Secret Wars is about as classic an “event book” as I can think of, and sort of my gold standard for how these things should go.
While we all roll our eyes or groan inside (or on message boards) when the summer blockbuster season rears its ugly head, part of me hopes we get another clean, classic Secret Wars out of the bunch. It had a great mix of heroes and villains from across the Marvel Universe who didn’t normally hang out together. It took those character completely out of their normal element (quite literally) to give them room to interact and put everyone on an equal footing. There was a clear common goal and a threat to face in the form of the Beyonder, and a host of villains he collected to fight our heroes. We had some new characters created in Volcana, Titania and Spider-Woman, growing the event into an origin story. And then everyone went home having learned a little something and … oh, yes: the black costume.
Secret Wars had a lasting effect on the comics that came after it despite having a clear finish when it was released. Heroes go to Battleworld, they battle the Beyonder and Doctor Doom, everybody dies, everybody comes back, they overcome their obstacles and go home (or stay, as Ben Grimm would do). It wraps up but still gives us so much to work with for future comics. This should be a checklist for all of Marvel’s event series.
Sadly, it’s not. However, Original Sin has the potential to get back to those classic roots. Please note that we’ve only really seen the zero and first issue, but there is just something from the simplicity of storytelling to the theme of the event that gives me hope. Let’s see if I can’t translate that hope to you, Dear Reader.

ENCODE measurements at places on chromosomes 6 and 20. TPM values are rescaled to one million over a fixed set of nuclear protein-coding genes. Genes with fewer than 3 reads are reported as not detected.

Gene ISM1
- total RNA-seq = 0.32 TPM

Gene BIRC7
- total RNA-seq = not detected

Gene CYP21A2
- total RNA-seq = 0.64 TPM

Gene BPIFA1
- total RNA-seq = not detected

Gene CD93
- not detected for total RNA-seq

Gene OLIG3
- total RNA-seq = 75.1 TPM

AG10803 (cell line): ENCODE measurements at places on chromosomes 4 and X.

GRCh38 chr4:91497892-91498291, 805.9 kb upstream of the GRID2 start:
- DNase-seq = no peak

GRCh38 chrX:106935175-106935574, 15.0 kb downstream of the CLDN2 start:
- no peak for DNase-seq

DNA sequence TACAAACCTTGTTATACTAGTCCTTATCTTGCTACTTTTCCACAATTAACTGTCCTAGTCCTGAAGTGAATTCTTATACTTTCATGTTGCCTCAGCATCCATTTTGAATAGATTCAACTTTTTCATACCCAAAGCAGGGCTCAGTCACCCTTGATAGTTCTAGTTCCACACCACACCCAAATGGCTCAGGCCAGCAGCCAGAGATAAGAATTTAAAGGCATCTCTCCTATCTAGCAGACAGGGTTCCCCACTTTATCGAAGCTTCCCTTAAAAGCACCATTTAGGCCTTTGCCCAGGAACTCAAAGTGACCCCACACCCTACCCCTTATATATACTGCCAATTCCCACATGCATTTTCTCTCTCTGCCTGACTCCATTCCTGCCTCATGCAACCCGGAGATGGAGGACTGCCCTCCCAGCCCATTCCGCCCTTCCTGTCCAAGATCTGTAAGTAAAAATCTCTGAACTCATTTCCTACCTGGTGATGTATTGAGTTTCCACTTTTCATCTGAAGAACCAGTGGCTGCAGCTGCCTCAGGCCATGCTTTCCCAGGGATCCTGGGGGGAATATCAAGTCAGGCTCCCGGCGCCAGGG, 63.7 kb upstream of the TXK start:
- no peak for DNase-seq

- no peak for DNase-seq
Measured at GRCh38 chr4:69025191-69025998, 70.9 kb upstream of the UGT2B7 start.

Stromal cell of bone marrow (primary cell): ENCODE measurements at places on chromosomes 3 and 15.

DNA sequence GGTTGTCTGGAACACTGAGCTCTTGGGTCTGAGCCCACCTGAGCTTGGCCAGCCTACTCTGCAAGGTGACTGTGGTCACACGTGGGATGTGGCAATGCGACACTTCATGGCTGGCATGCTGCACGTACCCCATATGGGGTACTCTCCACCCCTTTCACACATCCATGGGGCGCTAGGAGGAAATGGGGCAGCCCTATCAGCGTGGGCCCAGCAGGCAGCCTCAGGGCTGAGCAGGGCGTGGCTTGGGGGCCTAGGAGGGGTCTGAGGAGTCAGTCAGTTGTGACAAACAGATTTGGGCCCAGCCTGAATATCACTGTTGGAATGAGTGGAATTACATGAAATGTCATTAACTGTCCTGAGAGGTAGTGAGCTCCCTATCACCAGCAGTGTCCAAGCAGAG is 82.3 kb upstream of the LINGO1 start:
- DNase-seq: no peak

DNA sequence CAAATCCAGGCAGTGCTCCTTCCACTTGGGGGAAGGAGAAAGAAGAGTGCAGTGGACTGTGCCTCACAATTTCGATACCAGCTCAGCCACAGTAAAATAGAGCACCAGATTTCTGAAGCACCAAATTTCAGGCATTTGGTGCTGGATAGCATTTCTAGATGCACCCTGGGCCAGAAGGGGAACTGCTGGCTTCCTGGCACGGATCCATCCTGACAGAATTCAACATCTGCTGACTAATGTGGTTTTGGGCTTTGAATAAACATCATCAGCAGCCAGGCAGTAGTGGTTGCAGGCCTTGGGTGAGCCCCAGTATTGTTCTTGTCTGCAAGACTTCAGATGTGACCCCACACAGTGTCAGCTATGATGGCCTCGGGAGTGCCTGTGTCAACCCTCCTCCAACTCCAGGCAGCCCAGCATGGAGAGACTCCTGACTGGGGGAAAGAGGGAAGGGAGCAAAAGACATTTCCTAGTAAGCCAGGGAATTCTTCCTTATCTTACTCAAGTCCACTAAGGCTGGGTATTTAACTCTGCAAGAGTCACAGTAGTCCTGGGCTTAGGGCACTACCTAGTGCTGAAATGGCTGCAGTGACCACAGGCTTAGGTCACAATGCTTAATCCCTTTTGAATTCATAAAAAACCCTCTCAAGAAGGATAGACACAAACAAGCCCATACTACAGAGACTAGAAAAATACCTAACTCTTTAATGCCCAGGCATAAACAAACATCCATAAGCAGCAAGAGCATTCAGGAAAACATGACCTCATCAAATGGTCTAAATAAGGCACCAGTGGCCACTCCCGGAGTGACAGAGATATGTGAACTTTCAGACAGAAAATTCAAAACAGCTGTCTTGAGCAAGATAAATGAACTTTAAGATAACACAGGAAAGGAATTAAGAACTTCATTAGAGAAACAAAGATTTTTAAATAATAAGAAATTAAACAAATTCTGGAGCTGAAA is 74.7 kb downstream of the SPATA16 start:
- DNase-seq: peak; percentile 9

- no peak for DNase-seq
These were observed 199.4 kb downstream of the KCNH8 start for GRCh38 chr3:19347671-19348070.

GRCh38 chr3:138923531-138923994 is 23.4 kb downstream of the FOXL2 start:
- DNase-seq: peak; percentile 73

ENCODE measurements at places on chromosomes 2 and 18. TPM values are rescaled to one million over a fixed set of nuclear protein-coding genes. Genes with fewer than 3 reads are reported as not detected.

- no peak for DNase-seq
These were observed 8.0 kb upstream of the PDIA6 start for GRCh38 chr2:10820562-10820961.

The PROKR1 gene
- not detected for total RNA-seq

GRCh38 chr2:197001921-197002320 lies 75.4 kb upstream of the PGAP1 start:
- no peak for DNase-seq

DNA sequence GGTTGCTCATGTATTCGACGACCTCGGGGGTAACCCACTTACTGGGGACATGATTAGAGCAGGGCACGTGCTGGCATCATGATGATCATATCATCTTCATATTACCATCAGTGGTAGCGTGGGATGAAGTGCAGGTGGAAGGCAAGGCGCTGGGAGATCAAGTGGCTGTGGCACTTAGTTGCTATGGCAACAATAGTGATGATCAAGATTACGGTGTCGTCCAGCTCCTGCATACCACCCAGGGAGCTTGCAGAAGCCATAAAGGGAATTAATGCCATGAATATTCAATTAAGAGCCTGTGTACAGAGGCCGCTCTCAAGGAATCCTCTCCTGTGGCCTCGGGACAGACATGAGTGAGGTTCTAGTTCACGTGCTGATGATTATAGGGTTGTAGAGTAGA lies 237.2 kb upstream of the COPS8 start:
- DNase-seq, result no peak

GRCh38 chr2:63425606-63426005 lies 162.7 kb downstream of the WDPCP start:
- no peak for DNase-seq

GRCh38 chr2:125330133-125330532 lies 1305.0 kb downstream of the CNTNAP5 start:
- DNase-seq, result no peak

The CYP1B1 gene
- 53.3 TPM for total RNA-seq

WARNING: I’m going to talk about Original Sin today, and if you’ve been avoiding promotional material and interviews to remain spoiler-free, you might want to skip this one, too. Everyone else, grab your copies and read along!
A lot of the modern event comics rarely meet anything but one or two points from Secret Wars; if anything, they mostly concentrate on that “everybody dies” part. Fear Itself comes closest, as the story has a mix of heroes and villains, creates a new character that is inevitably locked away at the end of the story (Cul, Odin’s brother and the main villain, is defeated and could possibly never come up again), but does at least have a very clear threat for our heroes to face (even if it is an abstract one like “fear”) and some lovely parting gifts in the form of the Fearless and some super-toyetic weapons).
House of M also comes close, as the heroes are indeed taken well out of their element in the “House of M reality,” we got a new character in the form of Layla Miller and there was definitely some mileage out of the “No More Mutants” finale. Other events leave us flat; in the years since Civil War, our heroes have mostly fought each other, whether directly or indirectly. They’ve saved the planet so many times between May and December, I’m surprised they don’t have it listed on the calender at Avengers Tower. More characters have been killed off than created from these events. There’s just been something missing.